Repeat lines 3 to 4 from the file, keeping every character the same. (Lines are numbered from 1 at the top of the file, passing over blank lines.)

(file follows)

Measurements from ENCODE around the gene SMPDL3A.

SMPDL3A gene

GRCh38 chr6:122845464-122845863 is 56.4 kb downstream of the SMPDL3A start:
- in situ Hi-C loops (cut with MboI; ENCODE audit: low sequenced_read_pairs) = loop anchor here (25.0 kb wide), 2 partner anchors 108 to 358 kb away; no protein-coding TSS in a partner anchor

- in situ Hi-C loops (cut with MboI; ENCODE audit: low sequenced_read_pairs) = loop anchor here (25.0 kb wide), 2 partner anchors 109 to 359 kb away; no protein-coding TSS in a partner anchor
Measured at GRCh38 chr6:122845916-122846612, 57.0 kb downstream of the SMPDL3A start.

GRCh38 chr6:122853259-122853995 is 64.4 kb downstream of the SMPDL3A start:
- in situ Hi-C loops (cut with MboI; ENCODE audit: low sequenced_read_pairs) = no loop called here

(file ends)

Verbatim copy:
GRCh38 chr6:122845464-122845863 is 56.4 kb downstream of the SMPDL3A start:
- in situ Hi-C loops (cut with MboI; ENCODE audit: low sequenced_read_pairs) = loop anchor here (25.0 kb wide), 2 partner anchors 108 to 358 kb away; no protein-coding TSS in a partner anchor